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19.

Mark, how the dread PANTHEON ftands,
Amid the domes of modern hands!

Amid the toys of idle ftate,

How fimply, how severely great!

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Once on a time, La Mancha's knight, they say,
A certain bard encountring on the way. §-

By this fhort tale POPE has shewed us, how much he could have excelled in telling a story of humour. The incident is taken from the second part of Don Quixote, first written by Don Alonzo Fernandez de Avellanada, and afterwards tranflated, or rather imitated and newmodelled, by no less an author than the celebrated Le Sage. The book is not so contemptible as fome authors infinuate; it was well received in France, and abounds in many * Ode to L. Huntingdon.

§ Ver. 267.

Le Sage generally took his plans from the Spanish writers, the manners of which nation he has well imitated. Le Diable Boiteux was drawn from the Diabolo Cojuelo of Guevara; his Gil Blas from Don Gufman D' Alfarache. Le Sage made a journey into Spain to acquaint himself with the Spanish cuftoms. He is a natural writer, of true humour. He died in a little houfe near Paris, where he fupported himself by writing,

1747.

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of humour and character worthy Cervantes himself. The brevity to which POPE's narration was confined, would not permit him to infert the following humorous dialogue at length. "I am fatisfied you'll compafs your defign, faid the other scholar, provided you omit the combat in the lifts. Let him have a care of that, faid Don Quixote interrupting him, that is the best part of the plot. But Sir, quoth the Batchelor, if you would have me adhere to Aristotle's rules, I must omit the combat. Aristotle, replied the Knight, I grant was a man of fome parts; but his capacity was not unbounded: and give me leave to tell you, his authority does not extend over combats in the lift, which are far above his narrow rules. Would you fuffer the chafte Queen of Bohemia to perish? For how can you clear her innocence? Believe me, COMBAT is the most honourable method you can pursue; and, befides, it will add fuch grace to your play, that all the rules in the universe must not stand in competition with it. Well, Sir Knight, replied the Batchelor, for your fake, and for

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the honour of chivalry, I will not leave out the combat and that it may appear the more glorious, all the court of Bohemia fhall be present at it, from the princes of the blood, to the very footmen. But still one difficulty remains, which is, that our common theatres are not large enough for it. There must be one erected on purpose, answered the Knight; and, in a word, rather than leave out the combat, the play had better be acted in a field or plain."

20. Some to conceit alone their tafte confine, †

And glitt'ring thoughts ftruck out at every line.

SIMPLICITY, with elegance and propriety, is the perfection of style in every compofition. Let us, on this occafion, compare two paffages from Theocritus and Ovid upon the fame fubject. The Cyclops, in the former, addreffes Galatea with comparisons, natural, obvious, and drawn from his fituation.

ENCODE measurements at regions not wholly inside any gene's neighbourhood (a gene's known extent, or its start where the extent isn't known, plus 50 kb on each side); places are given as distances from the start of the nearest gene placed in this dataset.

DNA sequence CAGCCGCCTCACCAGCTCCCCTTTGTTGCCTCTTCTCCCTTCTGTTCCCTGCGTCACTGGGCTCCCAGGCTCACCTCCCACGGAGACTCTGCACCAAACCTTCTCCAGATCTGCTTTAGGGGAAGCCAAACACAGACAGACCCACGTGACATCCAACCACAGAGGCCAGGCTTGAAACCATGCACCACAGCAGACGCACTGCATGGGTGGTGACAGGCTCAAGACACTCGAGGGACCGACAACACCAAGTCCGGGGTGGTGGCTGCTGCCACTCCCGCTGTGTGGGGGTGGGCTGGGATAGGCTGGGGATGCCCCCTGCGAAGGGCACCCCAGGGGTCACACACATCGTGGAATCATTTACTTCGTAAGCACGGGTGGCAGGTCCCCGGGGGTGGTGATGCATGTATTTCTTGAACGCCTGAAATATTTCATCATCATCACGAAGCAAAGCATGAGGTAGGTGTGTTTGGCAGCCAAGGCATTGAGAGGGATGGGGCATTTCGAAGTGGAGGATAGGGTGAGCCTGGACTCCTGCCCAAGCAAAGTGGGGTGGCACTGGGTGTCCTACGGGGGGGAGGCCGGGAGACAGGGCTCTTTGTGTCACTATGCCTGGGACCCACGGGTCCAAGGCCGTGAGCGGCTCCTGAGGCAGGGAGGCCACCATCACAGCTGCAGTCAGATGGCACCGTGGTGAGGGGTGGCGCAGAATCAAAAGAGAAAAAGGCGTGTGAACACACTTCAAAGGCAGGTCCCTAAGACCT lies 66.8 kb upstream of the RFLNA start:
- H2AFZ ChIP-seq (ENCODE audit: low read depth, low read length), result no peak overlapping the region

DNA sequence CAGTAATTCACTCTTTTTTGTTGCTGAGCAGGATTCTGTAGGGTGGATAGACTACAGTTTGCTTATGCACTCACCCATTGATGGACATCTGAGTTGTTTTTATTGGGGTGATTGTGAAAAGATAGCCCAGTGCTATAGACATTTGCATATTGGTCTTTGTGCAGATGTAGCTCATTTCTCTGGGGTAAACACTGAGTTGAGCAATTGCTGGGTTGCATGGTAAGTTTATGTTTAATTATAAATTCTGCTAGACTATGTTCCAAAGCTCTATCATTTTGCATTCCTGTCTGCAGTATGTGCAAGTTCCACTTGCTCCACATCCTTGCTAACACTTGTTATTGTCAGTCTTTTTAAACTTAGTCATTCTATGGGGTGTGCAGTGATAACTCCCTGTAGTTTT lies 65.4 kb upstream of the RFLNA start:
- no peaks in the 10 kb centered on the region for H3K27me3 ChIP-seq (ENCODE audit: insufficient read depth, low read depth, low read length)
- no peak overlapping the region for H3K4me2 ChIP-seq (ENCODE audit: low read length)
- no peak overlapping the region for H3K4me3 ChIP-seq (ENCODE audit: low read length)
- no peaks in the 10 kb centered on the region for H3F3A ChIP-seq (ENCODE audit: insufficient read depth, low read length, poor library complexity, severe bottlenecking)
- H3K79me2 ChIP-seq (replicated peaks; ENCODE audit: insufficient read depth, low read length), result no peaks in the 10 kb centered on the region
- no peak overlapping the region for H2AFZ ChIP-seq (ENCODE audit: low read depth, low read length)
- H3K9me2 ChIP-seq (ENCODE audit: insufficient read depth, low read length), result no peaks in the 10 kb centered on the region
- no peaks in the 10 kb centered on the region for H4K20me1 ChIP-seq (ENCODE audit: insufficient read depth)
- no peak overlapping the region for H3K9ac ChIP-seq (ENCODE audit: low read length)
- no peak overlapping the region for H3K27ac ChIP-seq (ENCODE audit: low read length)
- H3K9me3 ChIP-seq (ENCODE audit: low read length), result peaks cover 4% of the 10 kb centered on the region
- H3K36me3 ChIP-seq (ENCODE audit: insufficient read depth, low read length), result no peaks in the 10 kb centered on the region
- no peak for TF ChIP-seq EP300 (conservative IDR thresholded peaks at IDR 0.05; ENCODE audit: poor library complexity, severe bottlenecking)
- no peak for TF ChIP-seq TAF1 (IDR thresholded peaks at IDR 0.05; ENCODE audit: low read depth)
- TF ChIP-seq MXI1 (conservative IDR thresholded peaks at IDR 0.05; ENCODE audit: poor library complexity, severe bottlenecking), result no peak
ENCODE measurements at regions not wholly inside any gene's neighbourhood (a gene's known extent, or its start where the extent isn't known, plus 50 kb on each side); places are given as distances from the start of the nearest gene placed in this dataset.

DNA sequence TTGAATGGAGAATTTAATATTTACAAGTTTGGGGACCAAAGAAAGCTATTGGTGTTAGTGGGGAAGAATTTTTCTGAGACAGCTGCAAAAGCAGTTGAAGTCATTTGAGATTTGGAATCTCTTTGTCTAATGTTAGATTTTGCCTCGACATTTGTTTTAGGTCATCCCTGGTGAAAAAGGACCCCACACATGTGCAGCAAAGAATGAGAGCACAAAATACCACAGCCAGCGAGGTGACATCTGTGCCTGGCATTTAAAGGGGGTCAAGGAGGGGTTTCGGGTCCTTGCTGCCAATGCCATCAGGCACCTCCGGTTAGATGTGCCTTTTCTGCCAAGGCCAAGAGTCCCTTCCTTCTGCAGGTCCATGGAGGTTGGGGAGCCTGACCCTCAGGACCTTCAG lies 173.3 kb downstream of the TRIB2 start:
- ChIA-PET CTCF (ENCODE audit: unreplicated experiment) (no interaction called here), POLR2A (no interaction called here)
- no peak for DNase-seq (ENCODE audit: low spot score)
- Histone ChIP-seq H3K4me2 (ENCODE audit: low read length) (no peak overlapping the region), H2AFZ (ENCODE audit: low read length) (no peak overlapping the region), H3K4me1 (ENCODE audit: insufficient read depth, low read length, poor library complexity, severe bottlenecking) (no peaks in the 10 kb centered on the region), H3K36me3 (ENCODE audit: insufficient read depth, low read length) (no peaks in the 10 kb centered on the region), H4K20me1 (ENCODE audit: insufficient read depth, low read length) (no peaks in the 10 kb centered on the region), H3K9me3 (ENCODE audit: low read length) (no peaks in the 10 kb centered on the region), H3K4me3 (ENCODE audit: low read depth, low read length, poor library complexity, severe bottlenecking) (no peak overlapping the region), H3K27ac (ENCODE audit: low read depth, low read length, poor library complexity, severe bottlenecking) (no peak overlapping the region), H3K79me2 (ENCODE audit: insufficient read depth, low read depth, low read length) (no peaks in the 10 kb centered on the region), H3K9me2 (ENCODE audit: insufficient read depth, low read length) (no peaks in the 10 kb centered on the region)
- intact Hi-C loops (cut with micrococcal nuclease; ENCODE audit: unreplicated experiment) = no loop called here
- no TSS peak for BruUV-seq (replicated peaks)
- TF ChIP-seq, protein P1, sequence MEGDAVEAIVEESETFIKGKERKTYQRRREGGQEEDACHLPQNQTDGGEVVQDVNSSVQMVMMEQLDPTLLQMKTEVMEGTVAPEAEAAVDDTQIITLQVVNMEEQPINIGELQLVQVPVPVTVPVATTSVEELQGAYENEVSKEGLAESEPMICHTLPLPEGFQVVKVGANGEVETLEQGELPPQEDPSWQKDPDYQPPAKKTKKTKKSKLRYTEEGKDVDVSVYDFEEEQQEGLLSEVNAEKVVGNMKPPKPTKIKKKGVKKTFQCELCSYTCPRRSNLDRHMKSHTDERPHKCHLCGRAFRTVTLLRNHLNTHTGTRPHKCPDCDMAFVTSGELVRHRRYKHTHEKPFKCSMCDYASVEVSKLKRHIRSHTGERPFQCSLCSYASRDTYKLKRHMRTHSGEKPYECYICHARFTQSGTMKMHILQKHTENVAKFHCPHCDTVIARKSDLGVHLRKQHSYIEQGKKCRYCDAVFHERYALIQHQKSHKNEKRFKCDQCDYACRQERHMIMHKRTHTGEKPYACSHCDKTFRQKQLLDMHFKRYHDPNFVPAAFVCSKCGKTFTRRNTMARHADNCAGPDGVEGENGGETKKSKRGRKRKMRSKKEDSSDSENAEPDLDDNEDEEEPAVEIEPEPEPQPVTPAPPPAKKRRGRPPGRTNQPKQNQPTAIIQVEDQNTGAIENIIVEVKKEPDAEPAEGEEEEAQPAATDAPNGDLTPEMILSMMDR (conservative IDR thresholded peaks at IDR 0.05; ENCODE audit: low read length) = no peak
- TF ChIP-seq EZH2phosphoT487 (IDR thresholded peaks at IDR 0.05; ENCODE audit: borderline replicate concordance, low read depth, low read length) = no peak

* Continuation of Hift. of Don Quixote, b. iii. ch. 10. + Ver. 289.

Ω λευκά

Ω λευκα Γαλάτεια, τι τον φιλέον ̓ ἀποβάλλη ;
Λευκότερα πακίας ποιιδειν, απαλώτερα δ' άρνω,
Μοσχω γαυρότερα, φιαρώτερα ομφακια ώμας.

These fimple and pastoral images were the moft proper that could occur to a Cyclops, and to an inhabitant of Sicily. Ovid could not restrain the luxuriancy of his genius, on the fame occafion, from wandering into an endless variety of flowery and unappropriated fimilitudes, and equally applicable to any other perfon or place.

Candidior nivei folio, Galatea, liguftri;
Floridior pratis; longâ procerior alno ;
Splendidior vitro; tenero lafcivior hædo;
Lævior affiduo detritis æquore conchis;
Solibus hybernis, æftivâ gratior umbrâ ;
Nobilior pomis; platano confpectior altâ ;
Lucidior glacie; maturâ dulcior uvâ;
Mollior & cygni plumis, & lacte coacto;
Et, fi non fugias, riguo formofior horto.

There are feven more lines of comparison.

21. Falfe eloquence, like the prismatic glass,

In gaudy colours spreads on every place : The face of nature we no more survey, All glares alike without diftinction gay. † § Idyll. Kunλ.

Metam. 13. 789. + Ver. 311.

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THE nauseous affectation of expreffing every thing pompously and poetically, is no where more vifible, than in a poem lately published, entitled AMYNTOR and THEODORA. The following inftance may be alleged amongst many others. Amyntor having a pathetic tale to discover, and being at a lofs for utterance, uses these ornamental and unnatural images.

O could I fteal

From harmony her softeft warbled ftrain
Of melting air! or Zephire's vernal voice!
Or Philomela's fong, when love diffolves
To liquid blandishment his evening lay,
All nature smiling round. *

"Il ne

Voltaire fays very comprehenfively, with respect to every species of compofition, faut rechercher, ni les penfeés, ni les tours, ni les expreffions, & que l' art, dans tous les grand ovrages, eft de bien raisonner, fans trop faire d' argumens ; de bien peindre, fans vouloir tout peindre; d' émouvoir, fans vouloir toujours exciter les paffions." †

Cant. iii. ver. 92.

Oeuvres, tom. iii. pag. 332, 22. Some

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